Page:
Accordingly, we cannot find defendant's contention valid.

¶22 In his next proposition of error the defendant alleges that the trial court erred in not allowing lay witnesses to give their opinion of the sanity of the defendant. In particular, objections were sustained to questions asking the opinions of witnesses John Carle and Amos Ward. (Tr. 100, 74)

¶23 We would agree with defendant's contention that lay witnesses should be allowed to testify in regard to their opinions of the sanity of the defendant. Authority for this is found in High v. State, Okl.Cr., 401 P.2d 189 (1965) holding that:

"In Oklahoma a nonexpert witness may give his opinion as to whether or not a man is insane where it is shown that such witness has had sufficient opportunity for observation of the accused."

See also Holt v. State, 84 Okl.Cr. 283, 181 P.2d 573 (1947). However, even though the witnesses should have been allowed to give their opinions in response to questions by the defense, we fail to find where the exclusion of one response in light of the extensive other testimony given regarding the behavior and mental history of the defendant was either prejudicial to the defendant or would have had any bearing on the verdict rendered. One need merely review the testimony received to realize that the issue of the defendant's sanity, or lack of it, and the opinions of the witnesses were clearly before the jury. In Garcia v. State, Okl.Cr., 501 P.2d 1128 (1972), this Court cited with approval the following language from Rogers v. State, 9 Okl.Cr. 277, 131 P. 941 (1913):

"`The admission or exclusion of testimony which, in the light of subsequent developments during the trial, indicates conclusively that no injury did or could have resulted is not ground for reversal of a judgment.'"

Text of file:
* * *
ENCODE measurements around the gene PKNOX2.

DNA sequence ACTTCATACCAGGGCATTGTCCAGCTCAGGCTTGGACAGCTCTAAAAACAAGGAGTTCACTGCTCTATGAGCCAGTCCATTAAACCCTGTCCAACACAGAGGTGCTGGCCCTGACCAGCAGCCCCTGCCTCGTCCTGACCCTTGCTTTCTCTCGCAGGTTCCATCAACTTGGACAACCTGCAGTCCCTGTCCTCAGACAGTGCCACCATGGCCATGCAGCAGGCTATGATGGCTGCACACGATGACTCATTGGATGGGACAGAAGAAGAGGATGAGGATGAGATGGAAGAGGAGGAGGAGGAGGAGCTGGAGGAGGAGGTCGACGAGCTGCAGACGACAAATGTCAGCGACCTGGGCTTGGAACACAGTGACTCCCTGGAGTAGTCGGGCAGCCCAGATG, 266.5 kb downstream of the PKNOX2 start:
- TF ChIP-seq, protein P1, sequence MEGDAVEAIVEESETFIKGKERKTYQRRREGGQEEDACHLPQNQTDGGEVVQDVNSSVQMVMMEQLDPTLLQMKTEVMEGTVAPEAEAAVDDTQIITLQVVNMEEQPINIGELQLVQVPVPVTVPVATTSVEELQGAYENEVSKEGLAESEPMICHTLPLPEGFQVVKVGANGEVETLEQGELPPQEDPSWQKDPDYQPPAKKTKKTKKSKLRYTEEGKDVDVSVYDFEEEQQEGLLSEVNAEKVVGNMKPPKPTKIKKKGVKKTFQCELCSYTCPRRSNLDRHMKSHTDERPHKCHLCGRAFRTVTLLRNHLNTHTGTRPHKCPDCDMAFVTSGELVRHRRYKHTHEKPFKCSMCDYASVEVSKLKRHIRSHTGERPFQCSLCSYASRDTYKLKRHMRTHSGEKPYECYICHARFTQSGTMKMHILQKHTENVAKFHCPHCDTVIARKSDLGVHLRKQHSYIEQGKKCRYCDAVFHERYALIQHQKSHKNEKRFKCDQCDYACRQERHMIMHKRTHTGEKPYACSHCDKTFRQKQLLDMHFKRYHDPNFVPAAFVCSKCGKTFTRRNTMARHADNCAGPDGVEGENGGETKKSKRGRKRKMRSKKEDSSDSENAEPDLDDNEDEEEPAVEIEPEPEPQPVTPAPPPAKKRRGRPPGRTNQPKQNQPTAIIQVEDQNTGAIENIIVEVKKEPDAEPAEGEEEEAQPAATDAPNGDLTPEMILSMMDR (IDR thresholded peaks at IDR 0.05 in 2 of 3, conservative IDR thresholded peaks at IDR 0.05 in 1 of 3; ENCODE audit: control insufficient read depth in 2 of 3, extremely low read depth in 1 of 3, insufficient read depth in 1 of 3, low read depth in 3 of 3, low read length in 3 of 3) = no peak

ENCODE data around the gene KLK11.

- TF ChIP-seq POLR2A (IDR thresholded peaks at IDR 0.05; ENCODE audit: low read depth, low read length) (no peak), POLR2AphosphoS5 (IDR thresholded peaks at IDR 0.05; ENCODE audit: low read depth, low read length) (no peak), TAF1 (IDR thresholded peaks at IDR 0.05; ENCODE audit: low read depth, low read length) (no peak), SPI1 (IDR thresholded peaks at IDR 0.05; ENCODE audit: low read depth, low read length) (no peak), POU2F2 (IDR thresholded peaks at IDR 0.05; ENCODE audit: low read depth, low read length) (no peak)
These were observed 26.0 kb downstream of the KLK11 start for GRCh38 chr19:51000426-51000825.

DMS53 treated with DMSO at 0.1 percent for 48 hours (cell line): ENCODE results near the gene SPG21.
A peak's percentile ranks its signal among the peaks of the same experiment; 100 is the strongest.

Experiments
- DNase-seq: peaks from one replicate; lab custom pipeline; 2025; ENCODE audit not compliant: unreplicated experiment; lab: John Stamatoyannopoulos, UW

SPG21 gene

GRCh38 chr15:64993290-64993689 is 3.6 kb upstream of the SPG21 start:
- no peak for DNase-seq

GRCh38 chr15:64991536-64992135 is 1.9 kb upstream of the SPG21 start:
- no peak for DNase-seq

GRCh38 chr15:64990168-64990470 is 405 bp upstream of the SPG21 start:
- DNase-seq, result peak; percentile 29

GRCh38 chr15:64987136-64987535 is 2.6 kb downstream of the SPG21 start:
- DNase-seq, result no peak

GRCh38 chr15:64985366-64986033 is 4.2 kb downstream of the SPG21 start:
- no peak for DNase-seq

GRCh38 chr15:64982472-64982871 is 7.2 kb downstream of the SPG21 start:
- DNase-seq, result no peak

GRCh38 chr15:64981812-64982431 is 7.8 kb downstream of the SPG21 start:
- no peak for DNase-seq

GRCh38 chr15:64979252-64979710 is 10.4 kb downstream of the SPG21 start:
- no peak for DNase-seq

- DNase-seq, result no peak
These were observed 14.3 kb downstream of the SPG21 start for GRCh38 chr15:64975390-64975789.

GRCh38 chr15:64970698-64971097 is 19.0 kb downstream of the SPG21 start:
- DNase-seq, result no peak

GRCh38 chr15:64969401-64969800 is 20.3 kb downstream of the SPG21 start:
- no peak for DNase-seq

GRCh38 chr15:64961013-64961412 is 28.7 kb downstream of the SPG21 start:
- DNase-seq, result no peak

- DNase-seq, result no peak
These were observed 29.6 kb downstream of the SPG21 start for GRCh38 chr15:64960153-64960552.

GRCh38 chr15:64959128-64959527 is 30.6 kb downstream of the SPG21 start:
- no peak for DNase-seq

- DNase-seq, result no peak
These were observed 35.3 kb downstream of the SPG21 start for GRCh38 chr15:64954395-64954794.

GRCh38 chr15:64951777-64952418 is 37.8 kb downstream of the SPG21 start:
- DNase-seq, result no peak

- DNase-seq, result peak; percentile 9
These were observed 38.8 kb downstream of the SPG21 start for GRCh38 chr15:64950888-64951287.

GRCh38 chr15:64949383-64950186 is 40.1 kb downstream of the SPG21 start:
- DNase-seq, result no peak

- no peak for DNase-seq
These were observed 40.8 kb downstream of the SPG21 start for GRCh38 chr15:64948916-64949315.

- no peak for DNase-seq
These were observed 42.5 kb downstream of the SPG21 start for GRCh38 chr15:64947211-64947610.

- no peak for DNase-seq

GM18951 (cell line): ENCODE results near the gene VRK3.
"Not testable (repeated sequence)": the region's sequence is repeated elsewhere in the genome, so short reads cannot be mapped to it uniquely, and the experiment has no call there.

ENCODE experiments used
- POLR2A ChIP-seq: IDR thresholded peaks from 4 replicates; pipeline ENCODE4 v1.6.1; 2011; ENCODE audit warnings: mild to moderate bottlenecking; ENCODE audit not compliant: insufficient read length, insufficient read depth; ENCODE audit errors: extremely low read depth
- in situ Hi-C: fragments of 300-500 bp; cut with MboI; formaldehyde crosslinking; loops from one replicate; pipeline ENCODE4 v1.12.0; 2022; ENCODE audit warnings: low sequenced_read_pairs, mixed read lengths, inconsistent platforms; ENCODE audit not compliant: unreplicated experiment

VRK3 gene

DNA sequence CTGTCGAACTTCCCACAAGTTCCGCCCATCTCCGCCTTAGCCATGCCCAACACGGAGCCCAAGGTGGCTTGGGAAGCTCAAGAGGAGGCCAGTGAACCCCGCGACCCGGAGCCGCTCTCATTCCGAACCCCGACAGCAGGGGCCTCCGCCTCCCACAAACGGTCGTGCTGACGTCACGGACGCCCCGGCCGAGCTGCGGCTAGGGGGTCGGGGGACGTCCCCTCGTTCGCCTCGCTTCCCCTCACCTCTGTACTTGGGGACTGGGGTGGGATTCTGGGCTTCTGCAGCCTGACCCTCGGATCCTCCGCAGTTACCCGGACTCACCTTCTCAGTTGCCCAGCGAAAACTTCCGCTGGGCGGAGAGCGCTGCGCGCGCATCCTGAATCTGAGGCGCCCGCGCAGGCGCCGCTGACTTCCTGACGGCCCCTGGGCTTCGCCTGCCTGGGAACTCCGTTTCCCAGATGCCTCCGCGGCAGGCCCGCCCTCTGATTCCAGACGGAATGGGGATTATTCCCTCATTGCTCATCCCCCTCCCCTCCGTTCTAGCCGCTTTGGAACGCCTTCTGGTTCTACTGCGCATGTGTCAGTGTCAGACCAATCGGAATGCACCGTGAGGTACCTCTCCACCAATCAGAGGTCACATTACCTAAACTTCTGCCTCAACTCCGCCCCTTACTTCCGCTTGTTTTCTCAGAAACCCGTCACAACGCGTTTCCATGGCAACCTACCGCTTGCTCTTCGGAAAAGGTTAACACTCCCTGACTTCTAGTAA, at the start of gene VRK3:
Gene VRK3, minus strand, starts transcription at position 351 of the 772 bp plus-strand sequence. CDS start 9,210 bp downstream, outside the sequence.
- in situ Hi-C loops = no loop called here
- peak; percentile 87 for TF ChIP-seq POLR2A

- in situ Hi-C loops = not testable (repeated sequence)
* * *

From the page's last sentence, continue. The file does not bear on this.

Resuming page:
Therefore, whatever error there was in excluding the opinion responses are to whether the defendant was mentally ill was more than compensated in light of the totality of the testimony of the witnesses and their testimony would at most have been cumulative and, accordingly, we find no reversible error in this proposition.

¶24 Finally, in his last contention the defendant alleges that reversible error occurred in the closing argument when the prosecutor referred to a letter in the State Hospital records, which had been excluded by the court, waving the same in front of the jury. The defendant asserts that this action left the inference with the jury that the defense had purposefully withheld the contents of the letter.

¶25 We fail to agree with this assertion and do not find that the defendant's right to a fair trial was abridged by this conduct. This Court has held repeatedly, as it did in Battle v. State, Okl.Cr., 478 P.2d 1005 (1970), and quoting from the first paragraph of the syllabus that:

"The right of argument contemplates a liberal freedom of speech, and the range of discussion, illustration and argumentation is wide. Counsel for both the State and the defendant have a right to discuss fully from their standpoints the evidence and the inferences and deductions arising therefrom. It is only when argument by counsel of the State is grossly improper and unwarranted upon some point which may have affected defendant's rights that a reversal can be based on improper argument."

Further, in Jones v. State, Okl.Cr., 453 P.2d 393 (1969), this Court quoting from Crowell v. State, 42 Okl.Cr. 392, 276 P. 518 (1929) stated:

"`A conviction will not be reversed for alleged misconduct of the prosecuting attorney, unless this court can say that the prosecuting attorney was not only guilty of misconduct, but that such misconduct might, in some degree, have influenced the verdict against the defendant.'"

We did not find that the waving of the letter was of such magnitude as to have prejudiced the jury or influenced their verdict and accordingly we find this contention to be without merit.

¶26 Therefore, in view of the evidence presented on which the verdict could have been rendered and in absence of any reversible error by the court, the judgment and sentence appealed from are hereby, affirmed.

BLISS, P.J., concurs.

BRETT, J., concurs in results.